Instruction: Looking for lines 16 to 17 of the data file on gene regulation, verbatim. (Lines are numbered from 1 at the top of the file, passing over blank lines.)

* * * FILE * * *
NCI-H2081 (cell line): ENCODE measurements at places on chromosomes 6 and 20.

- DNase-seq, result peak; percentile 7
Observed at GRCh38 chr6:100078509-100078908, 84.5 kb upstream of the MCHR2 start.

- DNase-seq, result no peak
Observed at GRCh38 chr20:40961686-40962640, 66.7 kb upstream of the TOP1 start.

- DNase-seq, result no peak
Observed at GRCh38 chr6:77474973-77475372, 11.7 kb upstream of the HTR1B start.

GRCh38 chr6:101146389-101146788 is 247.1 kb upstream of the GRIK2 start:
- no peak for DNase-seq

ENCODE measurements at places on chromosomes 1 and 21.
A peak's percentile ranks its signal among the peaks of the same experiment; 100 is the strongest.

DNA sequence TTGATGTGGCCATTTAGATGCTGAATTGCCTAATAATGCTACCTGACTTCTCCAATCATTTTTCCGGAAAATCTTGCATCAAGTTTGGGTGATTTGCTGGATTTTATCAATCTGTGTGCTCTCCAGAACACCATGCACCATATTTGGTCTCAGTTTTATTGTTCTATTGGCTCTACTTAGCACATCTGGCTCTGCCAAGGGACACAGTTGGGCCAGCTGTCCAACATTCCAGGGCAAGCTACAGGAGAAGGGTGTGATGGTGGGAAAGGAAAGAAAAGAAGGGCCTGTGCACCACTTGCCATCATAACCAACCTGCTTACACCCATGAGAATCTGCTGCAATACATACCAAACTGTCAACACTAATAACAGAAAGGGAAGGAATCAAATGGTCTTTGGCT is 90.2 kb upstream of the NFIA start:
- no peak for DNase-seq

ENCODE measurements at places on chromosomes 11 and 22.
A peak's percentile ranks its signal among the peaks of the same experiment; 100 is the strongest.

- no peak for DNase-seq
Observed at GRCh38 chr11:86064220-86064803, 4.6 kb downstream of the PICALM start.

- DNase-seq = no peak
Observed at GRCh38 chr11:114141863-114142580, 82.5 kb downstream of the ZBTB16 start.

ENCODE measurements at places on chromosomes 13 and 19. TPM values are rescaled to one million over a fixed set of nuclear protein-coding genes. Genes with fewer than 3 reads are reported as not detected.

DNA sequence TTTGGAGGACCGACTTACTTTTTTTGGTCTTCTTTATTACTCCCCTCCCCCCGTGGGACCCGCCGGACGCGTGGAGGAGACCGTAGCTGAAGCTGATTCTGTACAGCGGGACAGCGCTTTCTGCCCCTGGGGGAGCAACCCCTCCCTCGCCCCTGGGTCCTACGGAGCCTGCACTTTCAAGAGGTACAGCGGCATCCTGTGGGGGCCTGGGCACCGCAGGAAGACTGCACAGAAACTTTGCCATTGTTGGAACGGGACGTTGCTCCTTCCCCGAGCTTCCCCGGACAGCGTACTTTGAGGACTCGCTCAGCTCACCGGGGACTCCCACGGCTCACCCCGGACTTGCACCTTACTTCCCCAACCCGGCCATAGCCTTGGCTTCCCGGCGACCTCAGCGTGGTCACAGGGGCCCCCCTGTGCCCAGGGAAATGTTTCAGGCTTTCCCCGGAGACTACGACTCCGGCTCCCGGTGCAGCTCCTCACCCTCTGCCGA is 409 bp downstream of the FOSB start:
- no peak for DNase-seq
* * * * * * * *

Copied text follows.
- no peak for DNase-seq
Observed at GRCh38 chr11:86064220-86064803, 4.6 kb downstream of the PICALM start.